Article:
But is this sensible? On the surface it appears to be the most logical thing to do, however really successful people often have ‘spiky’ profiles. It doesn’t matter what you look at, and how many competencies you measure, the real hotshots are exceptional at some things and pretty average at others. Pick any successful entrepreneur or business leader and what you notice is their key strength. Chances are this is what has got them to the top. So it’s not that they don’t have any weaknesses, in this respect they are the same as everyone else, but what they do possess is an area of massive competence.

Back with our swimming analogy, sure the best thing to do is to look in Lane 4 if you’re after a champion swimmer; but if you’re looking for something else, make sure you cover the entire pool. Otherwise you might just miss what you really want. So it is that Richard Branson famously has trouble distinguishing between gross and net profit, and yet runs a multi-billion pound empire; and other business guru’s frequently lack the personal touch, but still manage to inspire us.

This brings us onto another important point. Well two actually. Firstly it’s wise to remember that a spiky profile can be the sign of great potential – but that in a well balanced organisation any weaknesses that come with it can be compensated for by people with complementary strengths. Secondly, that you may ultimately be wasting a great deal of money on training and development! Why? Because if all of this is true you want people to play to their strengths, to reinforce their strengths, not to try and drag an area of comparative weakness up a few notches – but probably never to a level that will make any difference.

In search of excellence

The upshot is that you should go out of your way to attract as broad a range of people to your organisation as you can. But you obviously want those with high levels of self-awareness as they will have the insight to be able to maximise their strengths. This is something on which you cannot compromise, and one way of detecting this ability is to explore a person’s emotional intelligence. Also to be tuned to those factors that might ‘derail’ success. What is it in a person’s character that in uncontrolled excess could lead to disaster?

However the main point is to give everyone the opportunity to display excellence. Spot their distinctive talent and you will discover the key to their potential success. But to do this may take more than just an interview and a few psychometric tests. You’re now in the domain of serious business psychology.

A great book on organisational behaviour!

July 2, 2010

If you want to read a contemporary book on business psychology that spans individual, group and organisational behaviour, which gives you an idea of how psychological thinking has developed in these areas, and brilliantly covers the options for HR and OD practitioners, Eugene McKenna’s slight little 816 page tome is the one for you: Business Psychology & Organisational Behaviour, Psychology Press (2006). Seriously, if you would like to know what it’s all about, this is a very good place to start.

The Hunt for the Snark

June 23, 2010

One of those recurring questions when trying to decide how best to advise someone on their recruitment methods is to enquire after the health of their competency framework: the list of things like analytic thinking, change orientation, effective communication and achievement focus that are thought to define the ideal worker or manager. And in response what often emerges is a somewhat aged list of often ill-defined qualities. It’s just one of those things that we never get round to doing properly. So could it be time to have a look at yours and see if it’s fit for purpose? A good place to start would be the interactive questionnaire on Pearn Kandola’s website:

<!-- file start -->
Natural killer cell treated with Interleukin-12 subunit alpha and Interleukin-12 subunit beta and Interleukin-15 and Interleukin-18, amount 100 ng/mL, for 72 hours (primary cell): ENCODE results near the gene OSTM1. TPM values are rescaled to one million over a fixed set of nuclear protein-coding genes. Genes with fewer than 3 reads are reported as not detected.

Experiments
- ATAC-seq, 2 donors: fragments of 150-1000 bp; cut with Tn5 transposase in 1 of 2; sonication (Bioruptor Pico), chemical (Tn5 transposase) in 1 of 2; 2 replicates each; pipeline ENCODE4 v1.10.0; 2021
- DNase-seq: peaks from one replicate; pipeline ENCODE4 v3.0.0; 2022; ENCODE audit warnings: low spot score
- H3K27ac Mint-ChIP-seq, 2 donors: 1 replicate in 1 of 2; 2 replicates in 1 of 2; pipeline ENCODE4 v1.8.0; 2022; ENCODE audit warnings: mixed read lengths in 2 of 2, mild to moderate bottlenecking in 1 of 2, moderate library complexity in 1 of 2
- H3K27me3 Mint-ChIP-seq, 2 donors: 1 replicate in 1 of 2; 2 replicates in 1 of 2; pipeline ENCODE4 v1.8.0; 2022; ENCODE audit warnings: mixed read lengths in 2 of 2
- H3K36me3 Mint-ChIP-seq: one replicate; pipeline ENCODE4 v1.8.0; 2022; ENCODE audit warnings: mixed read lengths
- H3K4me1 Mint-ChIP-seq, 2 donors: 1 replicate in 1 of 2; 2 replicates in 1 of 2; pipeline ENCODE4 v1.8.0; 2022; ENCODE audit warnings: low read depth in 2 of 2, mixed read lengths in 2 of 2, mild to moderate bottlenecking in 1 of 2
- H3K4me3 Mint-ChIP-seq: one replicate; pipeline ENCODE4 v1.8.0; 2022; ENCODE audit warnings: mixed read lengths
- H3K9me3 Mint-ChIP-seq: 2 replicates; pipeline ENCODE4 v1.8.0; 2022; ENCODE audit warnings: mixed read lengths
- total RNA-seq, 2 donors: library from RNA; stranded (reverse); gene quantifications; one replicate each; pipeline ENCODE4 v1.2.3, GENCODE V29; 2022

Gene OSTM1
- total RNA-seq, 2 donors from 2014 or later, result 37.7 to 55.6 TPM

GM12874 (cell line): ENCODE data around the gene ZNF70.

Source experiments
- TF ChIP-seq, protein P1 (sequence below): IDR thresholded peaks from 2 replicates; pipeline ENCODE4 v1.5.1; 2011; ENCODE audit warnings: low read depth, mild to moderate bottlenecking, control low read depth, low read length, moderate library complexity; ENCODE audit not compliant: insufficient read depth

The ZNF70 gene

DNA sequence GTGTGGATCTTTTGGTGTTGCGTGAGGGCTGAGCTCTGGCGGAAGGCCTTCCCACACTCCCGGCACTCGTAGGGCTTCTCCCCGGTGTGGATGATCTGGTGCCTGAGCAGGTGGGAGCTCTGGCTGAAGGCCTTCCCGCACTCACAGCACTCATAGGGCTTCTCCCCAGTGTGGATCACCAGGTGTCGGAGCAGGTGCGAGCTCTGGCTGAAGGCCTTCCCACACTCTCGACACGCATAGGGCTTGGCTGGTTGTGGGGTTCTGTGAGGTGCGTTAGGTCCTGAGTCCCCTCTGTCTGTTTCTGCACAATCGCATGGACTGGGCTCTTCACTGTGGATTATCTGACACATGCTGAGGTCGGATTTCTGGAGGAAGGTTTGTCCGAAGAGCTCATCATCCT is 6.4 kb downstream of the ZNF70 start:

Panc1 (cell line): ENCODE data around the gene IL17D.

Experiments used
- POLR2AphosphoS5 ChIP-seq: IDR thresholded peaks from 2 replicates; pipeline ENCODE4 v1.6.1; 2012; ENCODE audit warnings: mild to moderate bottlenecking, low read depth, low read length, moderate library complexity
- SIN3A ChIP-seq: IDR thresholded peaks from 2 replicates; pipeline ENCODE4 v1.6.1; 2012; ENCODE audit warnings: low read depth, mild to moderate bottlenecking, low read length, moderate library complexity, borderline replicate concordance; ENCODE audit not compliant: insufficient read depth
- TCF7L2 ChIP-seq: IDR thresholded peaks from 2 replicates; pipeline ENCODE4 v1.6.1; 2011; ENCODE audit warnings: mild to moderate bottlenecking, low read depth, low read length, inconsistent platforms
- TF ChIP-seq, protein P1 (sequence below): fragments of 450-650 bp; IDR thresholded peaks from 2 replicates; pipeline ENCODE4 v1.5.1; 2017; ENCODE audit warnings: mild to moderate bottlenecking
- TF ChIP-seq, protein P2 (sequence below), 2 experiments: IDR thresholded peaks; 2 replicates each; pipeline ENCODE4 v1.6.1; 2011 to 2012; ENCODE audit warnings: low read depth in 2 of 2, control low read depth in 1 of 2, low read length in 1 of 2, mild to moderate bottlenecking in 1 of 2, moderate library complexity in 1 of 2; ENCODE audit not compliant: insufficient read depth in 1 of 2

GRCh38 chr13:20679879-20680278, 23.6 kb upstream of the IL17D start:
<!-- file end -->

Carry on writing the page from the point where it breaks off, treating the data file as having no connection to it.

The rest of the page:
PS: Apologies to Lewis Carroll and The Hunting of the Snark, although he did describe this as ‘the impossible voyage of an improbable crew to find an inconceivable creature’, and sometimes getting a handle on what it is that you are looking for in a future employee can feel a bit like this.

Business Psychologists: What do they do?

June 9, 2010

Business psychologists work with organisations helping them to solve peopley problems. Now unfortunately anyone can call themselves a psychologist, so you need to check if they’re a member of the British Psychological Society, and are also registered with the Health Professionals Council (HPC). Don’t worry about the ‘health’ bit, business psychologists – who in the UK are more accurately called Occupational Psychologists – are regulated by the HPC. Even more confused? I’m not surprised, the words ‘health’ and ‘occupational’ usually make people think of Occupational Therapy which is a different thing entirely. Ooh I wish I’d never started. Anyway, back to the point. Business psychologists are the guys to call for help with recruitment, especially the assessment & selection parts (profiling people to discover the best candidates); training & development (tapping into their true potential), coaching & mentoring (grooming them for success); leadership & team building (finding out if they really have the right stuff); HR strategy (working out what to do if they leave); human factors (making the office cosy*); organisational culture & change (trying to make sense of the bright ideas from the Board); work performance (finding out what people do all day), motivation & reward (now, what’s the ratio of carrots to sticks?); looking after their psychological health (in a non-clinical, work-life balance sort of way) and careers counselling (ever thought of being a management consultant?)…

In addition some develop psychometric tests, questionnaires, surveys and the sorts of exercises you may have encountered if you’ve applied for a job with a medium to large-sized organisation.

*Before I get rude emails from Human Factors experts there’s obviously more to it than painting the walls a jolly colour, opening the windows and a few pot plants. This area really covers human-machine interaction (how to design things so that we can actually use them), risk analysis and a whole bunch of other pretty serious stuff.

<title>Business Psychologists, Occupational Psychology & Organisational Development</title>